The Good

The Kindle arrived and I found the reading experience to be much better than anticipated, even given the positive reviews I had already read on the web. The text is very sharp thanks to great contrast. This is my first time to experience ‘e-ink’ and it is quite phenomenal. In bright light I find the readability to be superior to physical books.

Not only were all my purchases available directly upon opening of the box, but all my Audible titles were also available for download. The automatic synchronization between my Kindle and Audible accounts was seamless and the audio books sound great on the Kindle. I was able to pick up reading Stieg Larssons, ‘The Girl with the Dragon Tattoo’ where I had left off on my android device.

Free 3g wireless for the life of the service/device. What a deal!! No contracts, no fees just download content from anywhere with 3g data. It even works with Edge if 3g isn’t available.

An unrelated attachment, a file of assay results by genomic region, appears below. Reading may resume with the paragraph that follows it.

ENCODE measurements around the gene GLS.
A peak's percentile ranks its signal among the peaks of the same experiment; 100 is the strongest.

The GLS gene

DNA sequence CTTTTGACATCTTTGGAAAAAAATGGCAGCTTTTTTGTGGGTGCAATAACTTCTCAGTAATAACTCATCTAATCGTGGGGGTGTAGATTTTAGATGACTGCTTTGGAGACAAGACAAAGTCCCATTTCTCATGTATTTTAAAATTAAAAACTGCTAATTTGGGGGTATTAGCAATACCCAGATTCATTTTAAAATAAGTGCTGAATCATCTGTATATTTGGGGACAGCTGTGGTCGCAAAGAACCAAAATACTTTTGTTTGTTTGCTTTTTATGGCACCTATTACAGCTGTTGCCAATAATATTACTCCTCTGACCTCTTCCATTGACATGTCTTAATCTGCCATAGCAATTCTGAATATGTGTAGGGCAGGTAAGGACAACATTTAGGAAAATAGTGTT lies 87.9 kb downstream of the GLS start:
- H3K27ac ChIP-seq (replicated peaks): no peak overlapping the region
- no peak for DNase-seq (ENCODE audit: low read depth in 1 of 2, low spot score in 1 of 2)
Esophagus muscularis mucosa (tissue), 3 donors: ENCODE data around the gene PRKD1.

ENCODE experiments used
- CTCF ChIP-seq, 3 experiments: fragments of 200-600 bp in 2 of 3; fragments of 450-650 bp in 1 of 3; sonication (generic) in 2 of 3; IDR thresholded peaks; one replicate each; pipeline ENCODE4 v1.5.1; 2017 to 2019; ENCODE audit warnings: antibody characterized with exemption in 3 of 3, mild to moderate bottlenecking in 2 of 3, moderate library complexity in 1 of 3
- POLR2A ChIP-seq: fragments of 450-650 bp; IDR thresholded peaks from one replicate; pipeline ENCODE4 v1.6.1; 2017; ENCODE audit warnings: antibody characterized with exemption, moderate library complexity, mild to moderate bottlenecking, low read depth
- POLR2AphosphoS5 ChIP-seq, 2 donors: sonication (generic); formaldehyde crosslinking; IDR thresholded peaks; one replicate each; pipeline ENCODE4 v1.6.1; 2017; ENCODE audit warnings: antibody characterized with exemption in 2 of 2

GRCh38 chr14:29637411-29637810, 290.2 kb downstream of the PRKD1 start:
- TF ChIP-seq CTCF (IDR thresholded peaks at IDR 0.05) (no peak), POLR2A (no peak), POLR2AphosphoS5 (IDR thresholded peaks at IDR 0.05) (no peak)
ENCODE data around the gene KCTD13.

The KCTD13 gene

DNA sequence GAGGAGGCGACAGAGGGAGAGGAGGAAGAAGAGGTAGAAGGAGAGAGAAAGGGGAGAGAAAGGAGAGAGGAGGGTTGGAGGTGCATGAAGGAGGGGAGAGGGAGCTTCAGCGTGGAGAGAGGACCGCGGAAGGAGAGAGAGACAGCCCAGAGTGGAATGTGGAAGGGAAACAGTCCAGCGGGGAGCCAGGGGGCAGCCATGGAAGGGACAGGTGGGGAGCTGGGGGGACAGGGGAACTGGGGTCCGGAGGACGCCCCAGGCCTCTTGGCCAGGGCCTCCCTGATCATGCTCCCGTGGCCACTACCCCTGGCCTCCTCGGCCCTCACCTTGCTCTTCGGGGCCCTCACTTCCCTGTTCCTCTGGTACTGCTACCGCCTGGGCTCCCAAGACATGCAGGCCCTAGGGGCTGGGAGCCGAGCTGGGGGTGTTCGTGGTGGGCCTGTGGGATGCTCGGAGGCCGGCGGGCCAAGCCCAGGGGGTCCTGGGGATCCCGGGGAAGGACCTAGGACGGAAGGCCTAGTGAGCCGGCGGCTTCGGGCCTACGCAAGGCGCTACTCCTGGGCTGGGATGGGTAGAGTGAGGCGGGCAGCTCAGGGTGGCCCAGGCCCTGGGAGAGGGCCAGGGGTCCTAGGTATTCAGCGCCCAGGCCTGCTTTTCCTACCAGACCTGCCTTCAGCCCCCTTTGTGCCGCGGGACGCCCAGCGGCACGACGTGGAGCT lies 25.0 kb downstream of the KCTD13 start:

The Bad

The price of e-books. You’ll notice I ‘purchased’ a lot of books at no cost, this sounds great, what can I complain about? The reason I selected free books is that current books are in my opinion over priced, as a rule of thumb, e-books are priced the same as paperbacks, or a smidgen less. Don’t blame Amazon, they wanted to price most e-books at $9.99 or less, but the publishers lead by Macmillan were successful in strong arming Amazon into charging more. Read more here . It is dismaying to see Apple at the center of the price hike as a result introducing the iPad earlier this year. More competition leads to higher prices!?! Am I missing something? I refer to higher e-Book prices that is, thanks to Apple the Kindle price is cut in half, hence my purchase :-)

Click to enlarge image